new school that is as good as the one your have at your current school. • If you want to live on campus, find out whether housing is guaranteed to transfer students. • If you are accepted as a transfer student, visit the school at least once, preferably more, and stay overnight if you can. Attend some classes; eat in the dining hall; see what kids do for fun at night and on weekends. Know what you’re getting into before you decide.
more courses do not have equivalents at many other institutions.” Therefore, it’s in the student’s best interest to transfer in as a sophomore; it may be too late. Programs in engineering, the sciences and business are more likely than liberal arts programs to require students to take certain courses for the major during the first two years. Any potential transfer students should study a school’s requirements carefully to see if their current school offers the required courses, and if their current school’s courses are likely to transfer. In the worst-case scenario, a badly planned transfer could make it necessary for the student to add summer sessions or even another year of school. Bad reasons to transfer Some situations that seem to make staying at your current college an impossibility are not really good reasons to transfer. “The worst reason to transfer is the boyfriend/girlfriend reason,” Hecht said. “One of the biggest hurdles for freshmen is the adjustment period. People go in with one set of expectations and realize things are not what they anticipated. When a kid doesn’t adapt well, that’s when you have a problem. The boyfriend/girlfriend problem is one of the emotional pieces. One of the pair has made a great adaptation to college and doesn’t want to be tied down, while the girlfriend at X University is pining away.” Another bad reason to transfer is that you broke up with your girlfriend/boyfriend at your current college and you don’t want to keep seeing that person on campus. But is your college really that tiny that your only option is to let your-
Education Notebook ✍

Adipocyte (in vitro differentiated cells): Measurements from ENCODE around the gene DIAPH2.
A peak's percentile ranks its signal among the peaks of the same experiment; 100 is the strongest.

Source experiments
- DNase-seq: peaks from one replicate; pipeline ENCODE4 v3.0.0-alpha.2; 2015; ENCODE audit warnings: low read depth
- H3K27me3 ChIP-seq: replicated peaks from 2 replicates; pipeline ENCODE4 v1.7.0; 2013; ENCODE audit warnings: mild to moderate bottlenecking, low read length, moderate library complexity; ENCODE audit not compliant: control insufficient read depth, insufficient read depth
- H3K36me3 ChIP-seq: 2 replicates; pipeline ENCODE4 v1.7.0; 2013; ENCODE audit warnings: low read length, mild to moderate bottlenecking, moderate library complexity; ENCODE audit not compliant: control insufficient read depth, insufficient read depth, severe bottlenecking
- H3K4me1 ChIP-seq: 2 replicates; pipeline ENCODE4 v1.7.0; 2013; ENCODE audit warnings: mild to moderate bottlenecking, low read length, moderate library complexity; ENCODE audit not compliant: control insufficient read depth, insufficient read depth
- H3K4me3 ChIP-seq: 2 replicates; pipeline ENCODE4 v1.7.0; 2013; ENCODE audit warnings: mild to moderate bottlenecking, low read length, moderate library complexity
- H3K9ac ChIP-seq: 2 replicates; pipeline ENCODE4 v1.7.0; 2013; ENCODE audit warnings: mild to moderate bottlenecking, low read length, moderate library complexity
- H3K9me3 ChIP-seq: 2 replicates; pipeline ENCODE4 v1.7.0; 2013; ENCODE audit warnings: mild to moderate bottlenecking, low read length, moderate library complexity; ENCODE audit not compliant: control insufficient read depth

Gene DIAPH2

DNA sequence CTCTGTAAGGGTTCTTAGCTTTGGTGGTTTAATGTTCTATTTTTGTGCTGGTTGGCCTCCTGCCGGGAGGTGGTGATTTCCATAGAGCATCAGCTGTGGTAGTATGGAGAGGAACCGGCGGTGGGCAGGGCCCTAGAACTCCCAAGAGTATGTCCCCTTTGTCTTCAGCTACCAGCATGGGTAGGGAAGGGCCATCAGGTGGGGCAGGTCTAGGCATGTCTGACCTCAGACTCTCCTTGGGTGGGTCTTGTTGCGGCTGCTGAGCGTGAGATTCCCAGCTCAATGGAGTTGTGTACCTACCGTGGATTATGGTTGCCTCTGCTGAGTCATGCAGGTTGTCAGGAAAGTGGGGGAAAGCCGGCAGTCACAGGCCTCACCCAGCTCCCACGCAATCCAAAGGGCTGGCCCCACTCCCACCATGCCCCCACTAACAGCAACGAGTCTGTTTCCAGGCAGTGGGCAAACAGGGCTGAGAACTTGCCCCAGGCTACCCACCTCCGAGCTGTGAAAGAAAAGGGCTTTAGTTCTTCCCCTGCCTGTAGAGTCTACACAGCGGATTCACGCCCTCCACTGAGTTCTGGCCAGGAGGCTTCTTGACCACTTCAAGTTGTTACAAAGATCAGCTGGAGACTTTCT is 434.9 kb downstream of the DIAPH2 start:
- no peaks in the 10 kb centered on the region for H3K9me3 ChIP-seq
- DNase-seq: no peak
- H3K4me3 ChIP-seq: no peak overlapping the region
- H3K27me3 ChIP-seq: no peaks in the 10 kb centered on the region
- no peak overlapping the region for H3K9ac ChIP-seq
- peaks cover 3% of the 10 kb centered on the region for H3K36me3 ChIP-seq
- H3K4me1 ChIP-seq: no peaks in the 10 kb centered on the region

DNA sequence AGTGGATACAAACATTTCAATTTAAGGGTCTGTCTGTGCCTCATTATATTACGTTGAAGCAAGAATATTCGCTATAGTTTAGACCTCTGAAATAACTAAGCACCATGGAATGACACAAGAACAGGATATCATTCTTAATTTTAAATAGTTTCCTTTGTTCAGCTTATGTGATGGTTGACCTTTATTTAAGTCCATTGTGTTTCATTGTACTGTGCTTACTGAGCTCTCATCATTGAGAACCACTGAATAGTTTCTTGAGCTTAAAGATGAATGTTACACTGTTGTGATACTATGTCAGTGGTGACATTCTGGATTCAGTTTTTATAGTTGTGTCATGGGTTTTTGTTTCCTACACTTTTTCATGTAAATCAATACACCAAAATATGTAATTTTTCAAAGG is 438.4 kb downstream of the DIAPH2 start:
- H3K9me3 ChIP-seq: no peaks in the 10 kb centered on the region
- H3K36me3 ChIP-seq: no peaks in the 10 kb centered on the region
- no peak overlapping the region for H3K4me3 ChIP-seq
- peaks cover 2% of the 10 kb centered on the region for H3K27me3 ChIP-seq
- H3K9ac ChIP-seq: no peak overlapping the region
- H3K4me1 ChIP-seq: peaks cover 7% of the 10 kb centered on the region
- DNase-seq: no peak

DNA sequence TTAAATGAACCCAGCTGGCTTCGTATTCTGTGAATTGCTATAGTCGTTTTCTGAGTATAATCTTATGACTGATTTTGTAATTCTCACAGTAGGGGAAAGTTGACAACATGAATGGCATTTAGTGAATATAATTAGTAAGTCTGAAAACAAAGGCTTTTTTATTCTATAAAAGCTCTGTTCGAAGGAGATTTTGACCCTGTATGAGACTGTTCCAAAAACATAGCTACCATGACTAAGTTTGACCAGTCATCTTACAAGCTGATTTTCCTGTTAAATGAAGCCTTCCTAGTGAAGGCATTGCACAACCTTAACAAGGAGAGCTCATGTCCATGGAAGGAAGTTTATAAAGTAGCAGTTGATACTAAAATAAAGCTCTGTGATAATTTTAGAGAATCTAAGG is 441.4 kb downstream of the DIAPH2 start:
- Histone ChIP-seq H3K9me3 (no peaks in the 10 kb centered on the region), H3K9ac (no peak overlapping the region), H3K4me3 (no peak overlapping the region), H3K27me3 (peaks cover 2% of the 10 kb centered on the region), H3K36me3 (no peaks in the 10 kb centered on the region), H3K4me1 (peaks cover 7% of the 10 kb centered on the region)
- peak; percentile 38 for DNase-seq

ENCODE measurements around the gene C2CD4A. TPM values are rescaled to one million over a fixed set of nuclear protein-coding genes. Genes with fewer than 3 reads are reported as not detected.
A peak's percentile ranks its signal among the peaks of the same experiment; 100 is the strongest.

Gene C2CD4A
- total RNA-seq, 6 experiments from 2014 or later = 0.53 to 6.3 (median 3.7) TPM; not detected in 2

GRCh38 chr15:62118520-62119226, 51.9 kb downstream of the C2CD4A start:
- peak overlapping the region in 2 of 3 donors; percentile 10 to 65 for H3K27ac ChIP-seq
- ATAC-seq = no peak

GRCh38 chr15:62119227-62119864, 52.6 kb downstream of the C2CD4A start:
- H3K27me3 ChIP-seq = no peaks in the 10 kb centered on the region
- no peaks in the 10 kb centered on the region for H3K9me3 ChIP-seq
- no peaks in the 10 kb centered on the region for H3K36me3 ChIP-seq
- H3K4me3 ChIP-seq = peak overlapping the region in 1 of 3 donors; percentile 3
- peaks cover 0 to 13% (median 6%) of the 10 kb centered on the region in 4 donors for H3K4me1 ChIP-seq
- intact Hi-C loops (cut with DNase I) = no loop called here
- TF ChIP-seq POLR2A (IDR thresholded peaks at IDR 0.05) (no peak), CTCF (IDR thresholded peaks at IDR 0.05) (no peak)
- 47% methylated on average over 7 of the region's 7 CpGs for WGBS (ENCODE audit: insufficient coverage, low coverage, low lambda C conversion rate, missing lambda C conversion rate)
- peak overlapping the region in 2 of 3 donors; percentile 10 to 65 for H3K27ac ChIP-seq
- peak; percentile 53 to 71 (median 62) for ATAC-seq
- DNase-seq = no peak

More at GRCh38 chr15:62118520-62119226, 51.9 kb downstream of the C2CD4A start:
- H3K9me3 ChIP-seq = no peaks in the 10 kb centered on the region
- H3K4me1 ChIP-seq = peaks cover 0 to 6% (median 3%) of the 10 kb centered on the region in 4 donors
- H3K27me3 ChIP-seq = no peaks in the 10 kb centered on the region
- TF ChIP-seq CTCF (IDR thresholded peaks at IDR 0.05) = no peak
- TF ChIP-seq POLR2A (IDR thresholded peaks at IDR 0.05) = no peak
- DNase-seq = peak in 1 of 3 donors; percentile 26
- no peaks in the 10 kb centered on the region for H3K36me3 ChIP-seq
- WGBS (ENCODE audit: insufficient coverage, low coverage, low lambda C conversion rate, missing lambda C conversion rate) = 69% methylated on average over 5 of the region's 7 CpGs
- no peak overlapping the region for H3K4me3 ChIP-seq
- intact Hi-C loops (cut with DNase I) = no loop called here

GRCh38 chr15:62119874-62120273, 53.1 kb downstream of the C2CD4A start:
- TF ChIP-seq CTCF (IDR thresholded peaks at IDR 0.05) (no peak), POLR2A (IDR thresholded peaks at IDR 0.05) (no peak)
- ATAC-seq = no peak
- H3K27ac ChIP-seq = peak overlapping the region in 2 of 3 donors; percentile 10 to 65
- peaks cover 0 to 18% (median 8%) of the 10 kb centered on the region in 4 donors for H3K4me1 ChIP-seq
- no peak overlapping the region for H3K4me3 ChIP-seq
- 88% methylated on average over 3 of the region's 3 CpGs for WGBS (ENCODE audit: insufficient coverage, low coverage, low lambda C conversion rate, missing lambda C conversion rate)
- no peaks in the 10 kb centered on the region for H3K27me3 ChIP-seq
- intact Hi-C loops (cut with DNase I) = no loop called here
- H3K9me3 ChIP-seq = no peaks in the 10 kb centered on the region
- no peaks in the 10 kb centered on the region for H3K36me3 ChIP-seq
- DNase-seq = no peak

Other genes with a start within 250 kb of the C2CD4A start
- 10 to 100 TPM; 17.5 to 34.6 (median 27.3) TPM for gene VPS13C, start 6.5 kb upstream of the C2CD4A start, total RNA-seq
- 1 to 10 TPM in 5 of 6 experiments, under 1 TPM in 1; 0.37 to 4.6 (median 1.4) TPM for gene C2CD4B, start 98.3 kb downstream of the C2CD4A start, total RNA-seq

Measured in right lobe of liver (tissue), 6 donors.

Parents of children with learning disabilities are often searching for what they fear is an impossible dream. They hope to find a school that offers a specialized education within an environment that is as traditional as possible. They hope to find a school that provides customized learning that suits their child’s strengths and needs. In addition, it would be wonderful if that school’s program also included art, music, athletics and the specialists that their child might need — speech and language therapists, motor training specialists, psychologists — on the premises and included in the tuition. Welcome to Eagle Hill School in Greenwich, Conn. Eagle Hill School’s mission is to provide short-term, intensive, academic remediation to help children with language-based learning disabilities develop the skills, strategies and confidence necessary to transition successfully to a more traditional learning environment, typically in three to five years. The admissions process is designed to carefully screen candidates to ensure students will be successful within the program. When children are accepted at Eagle Hill, the belief is that they will do well. For most of the students, learning has been a struggle. That is why the program is not only child-driven, but also childfriendly. Eagle Hill is committed to making learning enjoyable and to providing students with a sense of accomplishment as they make their way through each day. Eagle Hill students are happy to come to school. Eagle Hill holds the belief that everyone can learn with the right kind of intervention. Because Eagle Hill students learn in different ways, teaching methods vary to suit each child. Student skills and needs are assessed continually, and instruction is tailored to accommodate each child’s learning profile. And, since children with learning disabilities often experience difficulty in social skills development, remediation of these skills is also provided. Close communication between teachers, specialists and administrators allows each child’s total program to be consistent, well structured and highly individualized. By the time students leave Eagle Hill, they are well on their way to developing the self-assurance they need to learn, and the confidence to advocate for themselves. Explore www.eaglehillschool.org and watch the five-minute video featuring Eagle Hill students and parents (click on “About EHS,” then on “EHS at a Glance”).